WARNING: The zen themes are LESS-powered (not less... because it is more-powered ;-)) If you use webassests (USE_BUNDLES = True in your conf.py), the theme will use compiled css files, so don't worry at all... But, if you want to build the css files from the zen LESS files, you have to use USE_BUNDLES = False, and have installed the lessc (official LESS compiler). Additionaly, you have a LESS plugin available in the Nikola plugins repo to automatically build the LESS files inside nikola build command. You can easily install it just doing: nikola plugin -i less.
I then dug through
conf.py and realized that
USE_BUNDLES is set to True by default. This finally caused a light bulb to go off and thus I attempted to run things without less. So I uninstalled the less plugin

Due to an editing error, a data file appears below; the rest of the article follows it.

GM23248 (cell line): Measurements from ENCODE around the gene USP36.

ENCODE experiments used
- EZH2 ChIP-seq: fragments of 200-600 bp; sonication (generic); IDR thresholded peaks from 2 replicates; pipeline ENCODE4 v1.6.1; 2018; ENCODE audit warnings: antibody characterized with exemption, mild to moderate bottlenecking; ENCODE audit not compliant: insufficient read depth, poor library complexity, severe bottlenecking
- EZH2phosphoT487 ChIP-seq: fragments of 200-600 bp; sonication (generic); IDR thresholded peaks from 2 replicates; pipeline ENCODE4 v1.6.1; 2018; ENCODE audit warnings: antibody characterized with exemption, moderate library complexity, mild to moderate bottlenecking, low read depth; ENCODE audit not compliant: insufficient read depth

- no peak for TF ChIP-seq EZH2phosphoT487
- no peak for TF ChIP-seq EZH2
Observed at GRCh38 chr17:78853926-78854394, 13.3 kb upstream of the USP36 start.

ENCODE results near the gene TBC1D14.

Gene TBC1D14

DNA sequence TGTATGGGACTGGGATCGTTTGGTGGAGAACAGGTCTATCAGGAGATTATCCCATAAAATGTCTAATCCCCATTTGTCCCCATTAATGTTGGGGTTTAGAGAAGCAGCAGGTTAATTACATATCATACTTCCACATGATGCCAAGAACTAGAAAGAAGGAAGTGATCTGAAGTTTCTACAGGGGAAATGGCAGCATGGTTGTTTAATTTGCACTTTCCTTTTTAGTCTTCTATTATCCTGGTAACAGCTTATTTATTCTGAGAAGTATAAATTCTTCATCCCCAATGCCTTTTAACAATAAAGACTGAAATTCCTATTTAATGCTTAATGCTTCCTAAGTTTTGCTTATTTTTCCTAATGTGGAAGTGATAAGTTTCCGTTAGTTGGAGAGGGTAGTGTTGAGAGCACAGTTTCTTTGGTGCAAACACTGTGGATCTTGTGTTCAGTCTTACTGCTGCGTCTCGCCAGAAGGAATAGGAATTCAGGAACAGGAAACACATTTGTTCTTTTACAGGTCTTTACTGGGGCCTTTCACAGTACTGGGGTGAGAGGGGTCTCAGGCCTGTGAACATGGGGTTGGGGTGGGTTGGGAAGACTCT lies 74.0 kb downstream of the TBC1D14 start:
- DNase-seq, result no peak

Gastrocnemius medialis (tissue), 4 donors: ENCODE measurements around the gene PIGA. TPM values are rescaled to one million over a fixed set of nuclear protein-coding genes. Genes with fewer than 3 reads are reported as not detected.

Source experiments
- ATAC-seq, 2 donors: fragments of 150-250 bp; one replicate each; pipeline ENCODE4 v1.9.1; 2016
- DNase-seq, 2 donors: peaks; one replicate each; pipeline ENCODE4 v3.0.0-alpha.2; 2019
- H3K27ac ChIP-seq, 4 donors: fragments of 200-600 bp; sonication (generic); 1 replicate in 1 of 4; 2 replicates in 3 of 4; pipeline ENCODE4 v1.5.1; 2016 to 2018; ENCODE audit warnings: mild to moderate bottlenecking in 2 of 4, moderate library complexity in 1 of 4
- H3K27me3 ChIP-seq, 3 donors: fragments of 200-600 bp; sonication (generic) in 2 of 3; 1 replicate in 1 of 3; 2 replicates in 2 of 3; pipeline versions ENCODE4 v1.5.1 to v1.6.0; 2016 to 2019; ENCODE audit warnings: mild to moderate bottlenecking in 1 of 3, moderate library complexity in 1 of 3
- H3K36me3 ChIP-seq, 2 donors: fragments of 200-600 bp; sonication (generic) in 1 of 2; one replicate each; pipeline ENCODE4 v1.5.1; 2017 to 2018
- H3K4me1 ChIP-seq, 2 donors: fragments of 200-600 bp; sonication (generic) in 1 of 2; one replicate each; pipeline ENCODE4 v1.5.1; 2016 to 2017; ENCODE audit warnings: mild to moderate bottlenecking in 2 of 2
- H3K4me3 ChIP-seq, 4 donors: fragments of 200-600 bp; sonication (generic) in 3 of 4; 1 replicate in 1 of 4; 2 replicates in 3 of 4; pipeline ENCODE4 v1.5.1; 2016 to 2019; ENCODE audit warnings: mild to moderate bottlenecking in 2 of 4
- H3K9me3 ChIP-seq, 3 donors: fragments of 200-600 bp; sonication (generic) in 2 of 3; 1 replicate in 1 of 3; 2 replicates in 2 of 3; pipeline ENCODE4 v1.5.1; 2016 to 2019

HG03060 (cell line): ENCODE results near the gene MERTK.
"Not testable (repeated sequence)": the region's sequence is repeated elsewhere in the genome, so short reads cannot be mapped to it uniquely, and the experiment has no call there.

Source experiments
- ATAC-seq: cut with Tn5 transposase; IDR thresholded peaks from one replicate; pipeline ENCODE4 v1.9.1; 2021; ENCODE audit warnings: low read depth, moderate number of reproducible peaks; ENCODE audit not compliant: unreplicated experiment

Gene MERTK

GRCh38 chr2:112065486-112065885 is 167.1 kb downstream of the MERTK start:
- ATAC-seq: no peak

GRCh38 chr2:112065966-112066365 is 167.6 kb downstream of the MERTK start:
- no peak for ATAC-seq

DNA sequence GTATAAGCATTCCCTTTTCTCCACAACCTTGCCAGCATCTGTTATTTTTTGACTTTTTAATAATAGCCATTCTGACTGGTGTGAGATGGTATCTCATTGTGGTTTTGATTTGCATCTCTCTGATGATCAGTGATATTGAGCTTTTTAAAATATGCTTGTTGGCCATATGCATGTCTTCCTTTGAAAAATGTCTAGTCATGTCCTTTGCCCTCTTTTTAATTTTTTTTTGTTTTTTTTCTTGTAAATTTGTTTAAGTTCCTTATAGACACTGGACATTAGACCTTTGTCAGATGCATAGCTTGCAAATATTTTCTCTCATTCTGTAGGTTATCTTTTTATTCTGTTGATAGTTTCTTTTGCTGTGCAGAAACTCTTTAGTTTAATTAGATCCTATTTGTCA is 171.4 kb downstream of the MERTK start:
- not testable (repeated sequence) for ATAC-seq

nikola plugin -r less. This was finally the tipping point and got things working for me. All is good now but that was definitely a frustrating battle I was not ready for.
TL;DR: If you are getting this error when building, remove the less plugin and continue on. I dealt with this for about 2-3 hours and thus wanted to provide a heads up to other fellow bloggers.
So I started an adventure to see what it would take and see if even possible to get some kind of linux desktop environment running successfully on macOS. Let it be known while this was fun, this definitely did not work nor was practical.